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A Parent's Guide To Bruxism In Children

Bruxism is better known as teeth grinding. It is a condition that can affect children as well as adults, and it leads to dental concerns if not addressed.

Causes of Teeth Grinding

There are a few reasons why a child may begin to grind their teeth. Although stress is the main reason adults suffer from bruxism, this is not always the case with children.

1. Teething

Teething infants and children losing their baby teeth may grind in their sleep due to the natural discomfort from teething. Providing a safe-to-sleep with teething toy and using soothing teething gels can help reduce the urge to grind during this period. 

2. Dehydration

The stress on the body from dehydration, especially if there is dehydration in conjunction with caffeine consumption, can cause teeth grinding once the child falls asleep. Fortunately, this type of bruxism is easy to remedy by simply cutting back on caffeine and monitoring your child's water consumption. 

3. Health Conditions

Some health conditions or medications can increase the likelihood that your child will grind their teeth. Bruxism can be a partner condition with health conditions like autism and cerebral palsy. If your child has a condition or is on medication, check with their dentist to see if it could affect their dental health.

Signs of Bruxism In Children

Signs of grinding are similar in adults and children, but children may not have the language skills yet to point out their discomfort or the cause. For this reason, it's important that parents are aware of some warning signs.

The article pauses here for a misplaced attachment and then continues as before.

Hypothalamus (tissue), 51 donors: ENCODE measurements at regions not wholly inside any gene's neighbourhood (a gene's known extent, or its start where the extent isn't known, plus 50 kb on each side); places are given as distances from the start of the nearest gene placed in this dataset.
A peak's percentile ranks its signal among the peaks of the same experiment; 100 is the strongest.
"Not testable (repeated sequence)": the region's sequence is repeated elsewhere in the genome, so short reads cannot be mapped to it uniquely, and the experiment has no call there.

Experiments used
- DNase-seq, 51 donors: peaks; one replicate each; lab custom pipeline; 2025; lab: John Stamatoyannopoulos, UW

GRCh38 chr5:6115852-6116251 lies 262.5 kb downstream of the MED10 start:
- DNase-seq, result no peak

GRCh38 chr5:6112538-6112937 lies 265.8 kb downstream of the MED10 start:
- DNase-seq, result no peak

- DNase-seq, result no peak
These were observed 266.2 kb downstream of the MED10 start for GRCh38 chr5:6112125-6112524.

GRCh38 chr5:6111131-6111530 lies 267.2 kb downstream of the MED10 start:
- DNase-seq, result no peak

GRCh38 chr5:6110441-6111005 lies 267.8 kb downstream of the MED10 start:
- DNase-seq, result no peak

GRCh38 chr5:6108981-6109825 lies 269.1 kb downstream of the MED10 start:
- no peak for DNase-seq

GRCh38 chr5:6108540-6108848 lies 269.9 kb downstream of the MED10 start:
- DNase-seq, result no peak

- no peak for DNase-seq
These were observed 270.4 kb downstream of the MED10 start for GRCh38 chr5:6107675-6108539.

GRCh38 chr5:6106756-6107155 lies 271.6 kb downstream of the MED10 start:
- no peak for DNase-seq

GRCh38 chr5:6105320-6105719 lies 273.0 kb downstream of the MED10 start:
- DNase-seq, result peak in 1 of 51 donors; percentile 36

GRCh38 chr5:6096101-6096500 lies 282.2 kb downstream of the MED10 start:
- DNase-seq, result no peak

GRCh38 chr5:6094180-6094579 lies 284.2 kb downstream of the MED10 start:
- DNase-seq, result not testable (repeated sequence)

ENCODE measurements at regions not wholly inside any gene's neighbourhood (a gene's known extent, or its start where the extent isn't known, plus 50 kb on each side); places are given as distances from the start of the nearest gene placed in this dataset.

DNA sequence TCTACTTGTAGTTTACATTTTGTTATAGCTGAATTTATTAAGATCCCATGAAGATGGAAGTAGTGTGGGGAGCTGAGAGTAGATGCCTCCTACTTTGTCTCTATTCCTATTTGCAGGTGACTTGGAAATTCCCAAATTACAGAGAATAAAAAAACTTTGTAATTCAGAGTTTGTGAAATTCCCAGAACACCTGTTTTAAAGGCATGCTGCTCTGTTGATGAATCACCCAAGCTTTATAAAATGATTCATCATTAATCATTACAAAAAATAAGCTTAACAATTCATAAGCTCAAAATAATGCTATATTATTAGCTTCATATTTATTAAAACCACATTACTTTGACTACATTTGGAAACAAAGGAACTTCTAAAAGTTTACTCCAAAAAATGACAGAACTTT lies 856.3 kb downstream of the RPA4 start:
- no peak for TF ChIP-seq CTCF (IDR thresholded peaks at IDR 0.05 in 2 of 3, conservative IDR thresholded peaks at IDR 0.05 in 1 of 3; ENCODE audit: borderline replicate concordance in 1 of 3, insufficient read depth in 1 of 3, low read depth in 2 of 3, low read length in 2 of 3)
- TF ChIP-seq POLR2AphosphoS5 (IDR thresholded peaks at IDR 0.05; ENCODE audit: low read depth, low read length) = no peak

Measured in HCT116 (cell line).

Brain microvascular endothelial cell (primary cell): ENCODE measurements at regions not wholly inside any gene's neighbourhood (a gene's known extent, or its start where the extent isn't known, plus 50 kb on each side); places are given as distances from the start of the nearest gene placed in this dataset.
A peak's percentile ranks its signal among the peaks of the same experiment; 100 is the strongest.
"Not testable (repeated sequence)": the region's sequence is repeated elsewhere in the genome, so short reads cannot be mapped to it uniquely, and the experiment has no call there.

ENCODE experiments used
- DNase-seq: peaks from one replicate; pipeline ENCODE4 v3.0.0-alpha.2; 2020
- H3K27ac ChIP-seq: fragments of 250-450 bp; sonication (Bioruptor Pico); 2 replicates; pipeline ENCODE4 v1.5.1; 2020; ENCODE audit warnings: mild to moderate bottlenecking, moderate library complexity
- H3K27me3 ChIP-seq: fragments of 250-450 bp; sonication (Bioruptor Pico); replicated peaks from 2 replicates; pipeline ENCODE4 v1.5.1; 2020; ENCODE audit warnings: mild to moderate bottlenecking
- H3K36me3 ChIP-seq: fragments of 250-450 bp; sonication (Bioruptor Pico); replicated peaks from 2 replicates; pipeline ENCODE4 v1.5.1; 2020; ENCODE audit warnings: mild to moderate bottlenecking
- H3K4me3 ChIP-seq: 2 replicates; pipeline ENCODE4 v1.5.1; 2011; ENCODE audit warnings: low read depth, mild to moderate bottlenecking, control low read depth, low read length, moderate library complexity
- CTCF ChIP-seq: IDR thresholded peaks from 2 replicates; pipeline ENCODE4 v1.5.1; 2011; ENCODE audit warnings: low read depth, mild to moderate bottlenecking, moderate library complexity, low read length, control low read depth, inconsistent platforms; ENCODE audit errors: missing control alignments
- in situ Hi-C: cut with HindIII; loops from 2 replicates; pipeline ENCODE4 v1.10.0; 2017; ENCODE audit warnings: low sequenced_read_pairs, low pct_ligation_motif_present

1. Headache Complaints

Small children aren't usually prone to headaches, so if your little one starts complaining of head pain then it's important to get to the cause. Although there are a range of things that can cause headaches, have your dentist check for other signs of grinding if the headaches are frequent or won't go away easily.

2. Jaw Pain

Your child may seem irritable or may be unwilling to eat or drink due to pain in their jaw. Grinding puts stress on more than just the teeth, the mandible joint in the jaw will also become tired and irritated from night time grinding. The jaw may seem tender and your child may shy away from touching their face or they may try to rub it in order to soothe the discomfort. 

3. Tooth Damage

Grinding makes teeth more likely to chip. Molars in particular can also become flattened over time from excessive grinding. If you watch your child sleep when they are grinding it will likely be loud enough to hear, so it is no surprise that such a loud habit will cause damage to the teeth.

Contact a pediatric dentist if you have concerns about your child and bruxism.